|Frequency||Every 5 years|
|Attendance||5 million people|
|Area||3–5 km radius around the Gadhimai Temple|
Gadhimai festival is a Hindu festival held every five years in Nepal at the Gadhimai Temple of Bariyarpur, in Bara District, about 160 kilometres (99 mi) south of the capital Kathmandu, and about 7 kilometres (4.3 mi) east of the city of Kalaiya, near the Indo-Nepal border. It is primarily celebrated by Madhesi people. The event involves large-scale sacrificial slaughter of animals, including water buffalo, pigs, goats, chickens, and pigeons, with the goal of pleasing Gadhimai, the goddess of power. People also make other offerings, including coconuts, sweets, and red-coloured clothes. The festival has been described as the world's largest animal sacrifice event or one of the largest.
It is estimated that 250,000 animals were sacrificed during the Gadhimai festival of 2009. In 2015, it was erroneously reported that Nepal's temple trust planned to cancel all future animal sacrifices at the festival.
Millions of people attend the festival, which has existed for more than two centuries. It is said that the festival originated when feudal lord Bhagwan Chaudhary dreamed that he could offer a blood sacrifice to the goddess Gadhimai in order to be freed from jail. Animal sacrifice at the festival attracts people from Nepal and India.
Participants believe that sacrificing animals to the Hindu goddess Gadhimai can end evil and bring prosperity. This has prompted numerous protests by animal rights activists and Nepalese Hindus from Hill region.
In 2009, activists made several attempts to stop the ritual; this included Brigitte Bardot and Maneka Gandhi, who wrote to the Nepalese government, asking it to stop the killings. A government official commented that they would not "interfere in the centuries-old tradition of the Madheshi people". Ram Bahadur Bomjon, claimed by some of his supporters to be the reincarnation of the Buddha, said that he would attempt to stop the sacrifice at the festival, preaching nonviolence and offering a blessing at the place. His promise prompted the government to send additional forces to prevent any incident. A month before the festival, Madheshi politicians realized there would be a "severe shortage" of goats for the ritual sacrifice, as well as for the consumption of mutton during the festival. They began a radio campaign urging farmers to sell their animals.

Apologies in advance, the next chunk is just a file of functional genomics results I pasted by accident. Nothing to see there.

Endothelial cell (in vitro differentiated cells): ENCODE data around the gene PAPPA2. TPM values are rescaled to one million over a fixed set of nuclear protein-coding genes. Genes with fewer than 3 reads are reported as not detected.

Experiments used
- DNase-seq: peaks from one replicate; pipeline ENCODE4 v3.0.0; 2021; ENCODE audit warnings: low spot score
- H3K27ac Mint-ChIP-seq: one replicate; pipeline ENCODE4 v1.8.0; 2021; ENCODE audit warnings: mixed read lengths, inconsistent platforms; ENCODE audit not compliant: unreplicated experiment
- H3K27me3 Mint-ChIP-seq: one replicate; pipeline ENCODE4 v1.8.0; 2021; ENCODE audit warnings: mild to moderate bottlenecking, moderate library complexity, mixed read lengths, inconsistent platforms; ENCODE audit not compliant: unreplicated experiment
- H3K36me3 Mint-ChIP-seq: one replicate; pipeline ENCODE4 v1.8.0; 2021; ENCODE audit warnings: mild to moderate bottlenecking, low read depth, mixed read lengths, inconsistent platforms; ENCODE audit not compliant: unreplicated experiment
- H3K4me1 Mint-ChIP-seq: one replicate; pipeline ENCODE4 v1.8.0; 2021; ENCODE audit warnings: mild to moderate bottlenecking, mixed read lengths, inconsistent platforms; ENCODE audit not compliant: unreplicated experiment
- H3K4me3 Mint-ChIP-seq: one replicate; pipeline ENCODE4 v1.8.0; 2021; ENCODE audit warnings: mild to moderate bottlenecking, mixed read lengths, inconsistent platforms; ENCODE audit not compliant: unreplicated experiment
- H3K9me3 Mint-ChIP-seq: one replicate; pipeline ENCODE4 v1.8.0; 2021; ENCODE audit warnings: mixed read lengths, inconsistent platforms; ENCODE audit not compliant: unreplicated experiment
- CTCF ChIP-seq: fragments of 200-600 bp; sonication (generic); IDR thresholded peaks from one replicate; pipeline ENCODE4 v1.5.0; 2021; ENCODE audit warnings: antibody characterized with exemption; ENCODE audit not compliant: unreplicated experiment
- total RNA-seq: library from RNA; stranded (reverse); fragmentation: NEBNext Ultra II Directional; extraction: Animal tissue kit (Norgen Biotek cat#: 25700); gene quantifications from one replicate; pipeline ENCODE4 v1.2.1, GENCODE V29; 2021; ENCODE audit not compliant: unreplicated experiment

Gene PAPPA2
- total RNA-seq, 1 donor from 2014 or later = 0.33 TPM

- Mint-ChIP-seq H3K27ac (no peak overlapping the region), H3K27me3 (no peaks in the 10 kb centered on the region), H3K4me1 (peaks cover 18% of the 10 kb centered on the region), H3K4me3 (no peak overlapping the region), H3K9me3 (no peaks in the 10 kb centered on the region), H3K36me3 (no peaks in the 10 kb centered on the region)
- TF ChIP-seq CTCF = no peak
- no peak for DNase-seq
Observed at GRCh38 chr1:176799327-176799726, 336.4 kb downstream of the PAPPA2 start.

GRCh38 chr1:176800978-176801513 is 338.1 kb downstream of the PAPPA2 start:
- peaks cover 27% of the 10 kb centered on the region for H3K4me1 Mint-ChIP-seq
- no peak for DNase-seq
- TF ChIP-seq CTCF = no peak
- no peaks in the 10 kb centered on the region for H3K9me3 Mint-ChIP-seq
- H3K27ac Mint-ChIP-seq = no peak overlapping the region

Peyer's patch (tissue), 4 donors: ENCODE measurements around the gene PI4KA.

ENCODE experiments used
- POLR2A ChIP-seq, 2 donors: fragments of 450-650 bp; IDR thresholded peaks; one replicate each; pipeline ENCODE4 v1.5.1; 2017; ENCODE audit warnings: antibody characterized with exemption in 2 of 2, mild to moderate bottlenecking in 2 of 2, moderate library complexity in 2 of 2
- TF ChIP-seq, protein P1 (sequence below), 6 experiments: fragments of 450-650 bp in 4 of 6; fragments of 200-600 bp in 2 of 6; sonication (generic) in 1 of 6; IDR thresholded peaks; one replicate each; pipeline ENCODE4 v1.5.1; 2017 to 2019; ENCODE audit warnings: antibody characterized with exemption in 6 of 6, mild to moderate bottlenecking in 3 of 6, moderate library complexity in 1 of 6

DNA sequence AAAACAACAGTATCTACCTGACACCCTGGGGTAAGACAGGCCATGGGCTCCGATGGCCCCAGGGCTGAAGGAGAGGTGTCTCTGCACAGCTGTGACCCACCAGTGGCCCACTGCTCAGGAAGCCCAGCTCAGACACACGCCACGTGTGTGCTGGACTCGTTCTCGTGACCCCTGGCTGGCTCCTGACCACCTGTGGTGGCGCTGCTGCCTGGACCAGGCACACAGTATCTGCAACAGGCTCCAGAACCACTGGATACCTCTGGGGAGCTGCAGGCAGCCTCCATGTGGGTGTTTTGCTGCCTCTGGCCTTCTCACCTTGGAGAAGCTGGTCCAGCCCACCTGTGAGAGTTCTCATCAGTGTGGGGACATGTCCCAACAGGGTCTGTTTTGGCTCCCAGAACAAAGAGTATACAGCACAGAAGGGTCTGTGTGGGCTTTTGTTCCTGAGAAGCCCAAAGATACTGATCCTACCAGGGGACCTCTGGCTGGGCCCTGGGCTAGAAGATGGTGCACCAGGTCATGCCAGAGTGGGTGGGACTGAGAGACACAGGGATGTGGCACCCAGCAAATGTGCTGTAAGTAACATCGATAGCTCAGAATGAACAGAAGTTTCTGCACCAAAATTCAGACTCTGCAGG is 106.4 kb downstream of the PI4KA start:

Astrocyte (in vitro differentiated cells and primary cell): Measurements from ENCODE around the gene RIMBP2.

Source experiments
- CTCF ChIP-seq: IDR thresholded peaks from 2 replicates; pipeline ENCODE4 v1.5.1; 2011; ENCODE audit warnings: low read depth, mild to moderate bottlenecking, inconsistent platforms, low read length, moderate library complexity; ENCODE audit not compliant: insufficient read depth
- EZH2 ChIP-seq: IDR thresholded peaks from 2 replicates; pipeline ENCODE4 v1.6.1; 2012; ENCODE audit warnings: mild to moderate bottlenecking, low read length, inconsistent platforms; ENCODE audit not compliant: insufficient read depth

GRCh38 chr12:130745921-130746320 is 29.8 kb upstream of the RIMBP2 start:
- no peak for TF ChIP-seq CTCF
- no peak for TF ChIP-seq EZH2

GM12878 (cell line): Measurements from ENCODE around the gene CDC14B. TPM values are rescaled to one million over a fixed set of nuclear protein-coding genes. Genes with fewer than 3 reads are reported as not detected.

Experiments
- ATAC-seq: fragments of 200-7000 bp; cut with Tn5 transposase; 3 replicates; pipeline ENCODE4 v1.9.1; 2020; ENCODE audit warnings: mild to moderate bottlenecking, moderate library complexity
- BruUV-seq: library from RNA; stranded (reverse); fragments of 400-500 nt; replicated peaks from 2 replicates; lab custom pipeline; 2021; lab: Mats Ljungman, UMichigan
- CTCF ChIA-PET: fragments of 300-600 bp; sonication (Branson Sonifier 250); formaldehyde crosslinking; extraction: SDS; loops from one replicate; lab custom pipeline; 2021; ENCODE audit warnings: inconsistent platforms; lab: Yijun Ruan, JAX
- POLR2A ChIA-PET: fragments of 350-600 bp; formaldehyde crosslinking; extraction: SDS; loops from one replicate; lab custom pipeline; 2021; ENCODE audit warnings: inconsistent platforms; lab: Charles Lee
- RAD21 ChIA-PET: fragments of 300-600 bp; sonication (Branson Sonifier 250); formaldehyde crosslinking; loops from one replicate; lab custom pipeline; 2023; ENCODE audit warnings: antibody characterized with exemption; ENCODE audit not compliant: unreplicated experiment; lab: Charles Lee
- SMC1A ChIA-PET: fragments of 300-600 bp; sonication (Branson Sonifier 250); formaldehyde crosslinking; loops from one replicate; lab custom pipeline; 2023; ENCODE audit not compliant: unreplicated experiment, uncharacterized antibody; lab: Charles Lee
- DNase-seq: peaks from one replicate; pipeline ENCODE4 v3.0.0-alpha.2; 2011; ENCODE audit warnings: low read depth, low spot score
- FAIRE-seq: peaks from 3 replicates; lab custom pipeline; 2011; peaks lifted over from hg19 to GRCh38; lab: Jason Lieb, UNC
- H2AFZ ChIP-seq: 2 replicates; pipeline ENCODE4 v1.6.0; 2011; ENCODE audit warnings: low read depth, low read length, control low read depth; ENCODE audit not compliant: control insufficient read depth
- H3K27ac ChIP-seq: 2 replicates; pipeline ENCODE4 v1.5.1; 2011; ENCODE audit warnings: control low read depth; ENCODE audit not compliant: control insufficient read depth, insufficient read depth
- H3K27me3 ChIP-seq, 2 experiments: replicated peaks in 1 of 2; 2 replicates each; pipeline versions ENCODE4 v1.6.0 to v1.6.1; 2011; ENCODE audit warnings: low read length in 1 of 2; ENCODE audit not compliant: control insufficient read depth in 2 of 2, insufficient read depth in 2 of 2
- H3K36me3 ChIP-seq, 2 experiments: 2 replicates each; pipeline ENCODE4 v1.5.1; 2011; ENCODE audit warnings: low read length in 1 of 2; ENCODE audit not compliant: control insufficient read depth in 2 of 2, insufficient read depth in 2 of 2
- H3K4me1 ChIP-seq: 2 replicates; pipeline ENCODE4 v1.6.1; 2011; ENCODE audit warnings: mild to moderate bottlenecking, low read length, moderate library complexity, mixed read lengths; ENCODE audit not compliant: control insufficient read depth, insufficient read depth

The festival started in the first week of November 2009 and ended in the first week of December (up to makar sankranti). Sacrificial animals included white mice, pigeons, roosters, ducks, swine, and male water buffalo. More than 20,000 buffalo were sacrificed on the first day. It is estimated that 250,000 animals were sacrificed during the Gadhimai festival of 2009. The ritual killings were performed by more than two hundred men in a concrete slaughterhouse near the temple. After the festival, the meat, bones, and hides of the animals were sold to companies in India and Nepal.
In October 2014, Gauri Maulekhi (People for Animals Uttarakhand trustee and Humane Society International [HSI] consultant) filed a petition against the illegal transportation of animals from India to Nepal for slaughter. After this, the Supreme Court of India passed an interim order directing the Government of India to prevent animals from being illegally transported across the border for sacrifice at Gadhimai. The court also asked animal protection groups and others to devise an action plan to ensure the court order would be implemented. NG Jayasimha, HSI India representative, visited Nepal to ensure the ban was being adhered to. In an interview with the Times of India, he said, "I am very pleased that we were able to sit down with the Nepali politicians, to speak up for the hundreds of thousands of innocent animals who are condemned to an utterly unjustified beheading at Gadhimai. We also spoke directly to the Gadhimai temple and the local magistrate, so they can be in no doubt of the overwhelming call for compassion. We sincerely hope that they will act to stop this unnecessary bloodshed". The Indian Ministry of Home Affairs directed the states of Bihar and Uttar Pradesh to monitor and make sure no animals got to Nepal for the festival. It was later reported that 30,000 to 200,000 animals were slaughtered during the 2014 event.
Nepal's temple trust announced the cancellation of all future animal sacrifices at the country's Gadhimai festival in July 2015. The event was also "banned" by HSI India, though this had no legal force.
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